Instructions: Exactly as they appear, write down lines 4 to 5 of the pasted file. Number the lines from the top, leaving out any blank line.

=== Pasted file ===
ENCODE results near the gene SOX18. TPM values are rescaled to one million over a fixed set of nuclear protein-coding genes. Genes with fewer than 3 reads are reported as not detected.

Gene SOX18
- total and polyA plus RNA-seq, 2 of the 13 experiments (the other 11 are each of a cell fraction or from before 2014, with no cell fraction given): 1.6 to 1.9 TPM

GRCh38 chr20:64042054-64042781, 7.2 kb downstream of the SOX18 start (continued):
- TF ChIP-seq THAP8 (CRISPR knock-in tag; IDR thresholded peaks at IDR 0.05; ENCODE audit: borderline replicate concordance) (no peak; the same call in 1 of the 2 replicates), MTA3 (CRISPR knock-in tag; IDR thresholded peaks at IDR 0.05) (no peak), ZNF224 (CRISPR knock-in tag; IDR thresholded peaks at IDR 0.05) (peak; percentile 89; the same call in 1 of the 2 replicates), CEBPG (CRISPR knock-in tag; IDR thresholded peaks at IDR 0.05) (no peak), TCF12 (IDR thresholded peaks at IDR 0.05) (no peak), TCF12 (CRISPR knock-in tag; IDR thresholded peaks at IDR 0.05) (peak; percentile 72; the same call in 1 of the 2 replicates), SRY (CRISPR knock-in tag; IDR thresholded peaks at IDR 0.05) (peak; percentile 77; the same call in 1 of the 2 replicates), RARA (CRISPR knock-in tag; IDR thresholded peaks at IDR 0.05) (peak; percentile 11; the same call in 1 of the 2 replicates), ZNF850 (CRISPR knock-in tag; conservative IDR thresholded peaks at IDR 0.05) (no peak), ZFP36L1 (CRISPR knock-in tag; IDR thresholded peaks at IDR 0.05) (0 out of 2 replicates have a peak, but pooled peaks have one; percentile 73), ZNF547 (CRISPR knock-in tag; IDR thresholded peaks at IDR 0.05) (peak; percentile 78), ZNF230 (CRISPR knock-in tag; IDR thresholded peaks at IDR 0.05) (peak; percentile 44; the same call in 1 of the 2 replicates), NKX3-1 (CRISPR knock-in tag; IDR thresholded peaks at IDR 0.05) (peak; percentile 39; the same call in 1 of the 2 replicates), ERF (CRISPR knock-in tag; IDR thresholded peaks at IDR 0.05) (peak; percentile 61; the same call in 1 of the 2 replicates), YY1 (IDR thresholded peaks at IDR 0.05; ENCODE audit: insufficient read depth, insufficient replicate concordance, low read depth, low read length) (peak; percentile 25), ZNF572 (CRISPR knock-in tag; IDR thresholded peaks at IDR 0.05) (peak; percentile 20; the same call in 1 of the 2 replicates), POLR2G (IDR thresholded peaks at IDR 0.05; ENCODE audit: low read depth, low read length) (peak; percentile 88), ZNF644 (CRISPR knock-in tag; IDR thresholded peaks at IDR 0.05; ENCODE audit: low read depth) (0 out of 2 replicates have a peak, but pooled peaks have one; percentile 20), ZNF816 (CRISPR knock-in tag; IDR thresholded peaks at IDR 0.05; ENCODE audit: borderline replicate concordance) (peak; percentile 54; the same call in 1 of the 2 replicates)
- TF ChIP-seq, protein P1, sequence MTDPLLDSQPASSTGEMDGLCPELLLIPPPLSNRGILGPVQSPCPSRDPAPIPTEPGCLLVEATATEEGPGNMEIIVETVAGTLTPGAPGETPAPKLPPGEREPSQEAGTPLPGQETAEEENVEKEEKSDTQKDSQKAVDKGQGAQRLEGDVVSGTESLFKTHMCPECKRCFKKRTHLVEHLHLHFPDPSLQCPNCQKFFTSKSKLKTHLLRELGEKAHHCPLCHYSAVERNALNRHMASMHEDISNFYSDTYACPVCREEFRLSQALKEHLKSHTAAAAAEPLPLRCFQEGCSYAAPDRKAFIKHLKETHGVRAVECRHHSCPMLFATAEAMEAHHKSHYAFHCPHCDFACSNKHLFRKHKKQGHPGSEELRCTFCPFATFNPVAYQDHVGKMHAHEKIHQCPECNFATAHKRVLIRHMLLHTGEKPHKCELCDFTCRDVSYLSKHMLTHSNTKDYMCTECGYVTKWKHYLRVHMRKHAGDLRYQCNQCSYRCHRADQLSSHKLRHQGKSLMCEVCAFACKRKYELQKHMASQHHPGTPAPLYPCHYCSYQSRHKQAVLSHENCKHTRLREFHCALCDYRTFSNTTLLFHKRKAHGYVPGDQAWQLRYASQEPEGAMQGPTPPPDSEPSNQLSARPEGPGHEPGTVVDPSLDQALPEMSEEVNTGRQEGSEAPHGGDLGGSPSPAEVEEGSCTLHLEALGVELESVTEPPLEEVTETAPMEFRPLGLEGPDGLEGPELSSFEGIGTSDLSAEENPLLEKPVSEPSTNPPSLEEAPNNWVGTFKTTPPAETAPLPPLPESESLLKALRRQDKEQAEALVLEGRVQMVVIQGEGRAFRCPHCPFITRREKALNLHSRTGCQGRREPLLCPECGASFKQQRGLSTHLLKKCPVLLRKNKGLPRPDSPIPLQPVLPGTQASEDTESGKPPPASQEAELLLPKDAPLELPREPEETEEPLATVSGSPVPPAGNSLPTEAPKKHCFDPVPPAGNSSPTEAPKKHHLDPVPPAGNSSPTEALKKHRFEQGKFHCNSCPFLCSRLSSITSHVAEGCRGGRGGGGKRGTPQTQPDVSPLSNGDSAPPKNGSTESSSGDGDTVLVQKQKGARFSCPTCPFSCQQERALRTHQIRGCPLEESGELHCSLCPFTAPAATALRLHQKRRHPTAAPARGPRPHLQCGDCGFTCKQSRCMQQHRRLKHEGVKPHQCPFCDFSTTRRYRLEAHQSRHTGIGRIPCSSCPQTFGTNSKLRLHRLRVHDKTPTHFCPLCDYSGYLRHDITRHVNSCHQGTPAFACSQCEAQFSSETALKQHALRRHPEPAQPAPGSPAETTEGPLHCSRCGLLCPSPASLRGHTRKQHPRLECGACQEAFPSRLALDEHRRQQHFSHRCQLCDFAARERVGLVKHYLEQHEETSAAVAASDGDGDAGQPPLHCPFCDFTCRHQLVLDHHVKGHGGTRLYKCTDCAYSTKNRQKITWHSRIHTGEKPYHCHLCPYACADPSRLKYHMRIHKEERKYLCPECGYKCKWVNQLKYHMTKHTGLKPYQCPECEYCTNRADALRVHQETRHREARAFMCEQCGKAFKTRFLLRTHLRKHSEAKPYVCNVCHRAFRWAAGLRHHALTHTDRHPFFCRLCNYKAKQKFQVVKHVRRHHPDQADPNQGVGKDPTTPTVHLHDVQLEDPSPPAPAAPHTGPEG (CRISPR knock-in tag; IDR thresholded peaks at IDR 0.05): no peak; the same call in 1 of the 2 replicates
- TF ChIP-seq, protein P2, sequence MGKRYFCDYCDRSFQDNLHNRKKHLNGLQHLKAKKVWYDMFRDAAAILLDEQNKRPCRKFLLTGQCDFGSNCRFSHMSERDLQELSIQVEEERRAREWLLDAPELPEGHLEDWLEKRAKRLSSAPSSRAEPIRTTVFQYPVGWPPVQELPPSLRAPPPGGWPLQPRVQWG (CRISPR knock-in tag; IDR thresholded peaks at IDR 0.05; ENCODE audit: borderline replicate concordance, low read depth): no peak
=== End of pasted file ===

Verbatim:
GRCh38 chr20:64042054-64042781, 7.2 kb downstream of the SOX18 start (continued):
- TF ChIP-seq THAP8 (CRISPR knock-in tag; IDR thresholded peaks at IDR 0.05; ENCODE audit: borderline replicate concordance) (no peak; the same call in 1 of the 2 replicates), MTA3 (CRISPR knock-in tag; IDR thresholded peaks at IDR 0.05) (no peak), ZNF224 (CRISPR knock-in tag; IDR thresholded peaks at IDR 0.05) (peak; percentile 89; the same call in 1 of the 2 replicates), CEBPG (CRISPR knock-in tag; IDR thresholded peaks at IDR 0.05) (no peak), TCF12 (IDR thresholded peaks at IDR 0.05) (no peak), TCF12 (CRISPR knock-in tag; IDR thresholded peaks at IDR 0.05) (peak; percentile 72; the same call in 1 of the 2 replicates), SRY (CRISPR knock-in tag; IDR thresholded peaks at IDR 0.05) (peak; percentile 77; the same call in 1 of the 2 replicates), RARA (CRISPR knock-in tag; IDR thresholded peaks at IDR 0.05) (peak; percentile 11; the same call in 1 of the 2 replicates), ZNF850 (CRISPR knock-in tag; conservative IDR thresholded peaks at IDR 0.05) (no peak), ZFP36L1 (CRISPR knock-in tag; IDR thresholded peaks at IDR 0.05) (0 out of 2 replicates have a peak, but pooled peaks have one; percentile 73), ZNF547 (CRISPR knock-in tag; IDR thresholded peaks at IDR 0.05) (peak; percentile 78), ZNF230 (CRISPR knock-in tag; IDR thresholded peaks at IDR 0.05) (peak; percentile 44; the same call in 1 of the 2 replicates), NKX3-1 (CRISPR knock-in tag; IDR thresholded peaks at IDR 0.05) (peak; percentile 39; the same call in 1 of the 2 replicates), ERF (CRISPR knock-in tag; IDR thresholded peaks at IDR 0.05) (peak; percentile 61; the same call in 1 of the 2 replicates), YY1 (IDR thresholded peaks at IDR 0.05; ENCODE audit: insufficient read depth, insufficient replicate concordance, low read depth, low read length) (peak; percentile 25), ZNF572 (CRISPR knock-in tag; IDR thresholded peaks at IDR 0.05) (peak; percentile 20; the same call in 1 of the 2 replicates), POLR2G (IDR thresholded peaks at IDR 0.05; ENCODE audit: low read depth, low read length) (peak; percentile 88), ZNF644 (CRISPR knock-in tag; IDR thresholded peaks at IDR 0.05; ENCODE audit: low read depth) (0 out of 2 replicates have a peak, but pooled peaks have one; percentile 20), ZNF816 (CRISPR knock-in tag; IDR thresholded peaks at IDR 0.05; ENCODE audit: borderline replicate concordance) (peak; percentile 54; the same call in 1 of the 2 replicates)